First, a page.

Unsigned Interviews were lucky enough to be in conversation with dream-pop artist, John Dylan, who talks about his influences, his earliest memories of music and his song writing. Check out the the new video for ‘Get Beyond’ at the bottom!

When did you first get into music? What or who Inspired you?

I don’t remember when I first got into music. I have tapes from when I was 4 or so where I am hosting a “radio show” (i.e. recording into a tape deck). I play records from the likes of The Police, Michael Jackson, The Specials, The Ramones, Marshall Crenshaw, and Sesame Street. I also go from there to playing songs I made up this portable little harmonium, and playing my toy drum set along to the records. My parents both play a little guitar and liked to put on Austin City Limits and VHS tapes of concerts and play records around the house. I just don’t remember it not being that way. 


Who did you grow up listening to, and does that impact on what you create now?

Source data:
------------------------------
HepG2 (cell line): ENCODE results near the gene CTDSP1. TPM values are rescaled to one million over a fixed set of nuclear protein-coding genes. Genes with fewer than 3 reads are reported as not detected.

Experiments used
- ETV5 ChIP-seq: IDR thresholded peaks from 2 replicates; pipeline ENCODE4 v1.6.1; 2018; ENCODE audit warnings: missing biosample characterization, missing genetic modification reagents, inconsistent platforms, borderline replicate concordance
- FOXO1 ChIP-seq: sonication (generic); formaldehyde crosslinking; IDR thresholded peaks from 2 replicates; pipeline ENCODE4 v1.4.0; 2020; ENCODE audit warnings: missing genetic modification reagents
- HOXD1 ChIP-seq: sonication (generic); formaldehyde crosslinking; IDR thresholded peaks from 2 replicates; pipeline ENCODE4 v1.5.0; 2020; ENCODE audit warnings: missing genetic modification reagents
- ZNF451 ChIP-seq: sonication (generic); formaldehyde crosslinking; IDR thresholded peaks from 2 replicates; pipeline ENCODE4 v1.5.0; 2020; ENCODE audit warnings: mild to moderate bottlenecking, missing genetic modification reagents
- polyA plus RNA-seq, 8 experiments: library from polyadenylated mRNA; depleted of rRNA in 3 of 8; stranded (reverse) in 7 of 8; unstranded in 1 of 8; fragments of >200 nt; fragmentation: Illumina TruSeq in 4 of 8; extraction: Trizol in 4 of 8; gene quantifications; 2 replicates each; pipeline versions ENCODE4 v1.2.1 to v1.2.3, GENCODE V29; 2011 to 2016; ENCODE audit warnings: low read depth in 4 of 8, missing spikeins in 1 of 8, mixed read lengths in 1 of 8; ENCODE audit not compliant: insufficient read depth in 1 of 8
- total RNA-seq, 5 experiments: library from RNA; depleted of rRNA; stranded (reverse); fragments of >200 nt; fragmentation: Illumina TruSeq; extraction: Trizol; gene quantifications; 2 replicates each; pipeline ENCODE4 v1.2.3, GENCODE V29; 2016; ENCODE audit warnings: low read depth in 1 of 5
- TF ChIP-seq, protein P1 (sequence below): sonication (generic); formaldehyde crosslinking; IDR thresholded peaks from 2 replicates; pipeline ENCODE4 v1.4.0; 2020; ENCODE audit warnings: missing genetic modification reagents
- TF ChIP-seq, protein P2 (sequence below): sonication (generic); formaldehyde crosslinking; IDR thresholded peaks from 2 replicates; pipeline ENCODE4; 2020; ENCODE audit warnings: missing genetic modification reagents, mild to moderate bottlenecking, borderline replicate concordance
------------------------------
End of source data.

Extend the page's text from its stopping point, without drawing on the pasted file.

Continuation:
I was too young to enjoy the grunge explosion in person, really… I was in 6th grade or so when Nevermind came out and was underage for the entire 90s. And where I was, which was Tulsa, Oklahoma, was pretty musically desolate. But that kicked things off, I suppose. From there I fell into this rabbit hole as a teenager… Starting with the cooler music blocks on MTV (Alternative Nation, 120 Minutes, Yo! MTV Raps), then into music press (Spin, Alternative Press, Flipside, Maximumrockandroll), then writing for music press (reviewing records for Foxy Digitalis and Punk Planet) and getting into the tape labels (like Shrimper, Catsup Plate, Union Pole, Sing Eunuchs, and Cactus Gum, which I helped out at). At that low of a level, getting a compilation from one of those labels was like MTV — a great sampler of what that label was about. Then you’d send concealed cash and a note and get a handmade tape and a note back. It was wonderful, and personal, and interactive.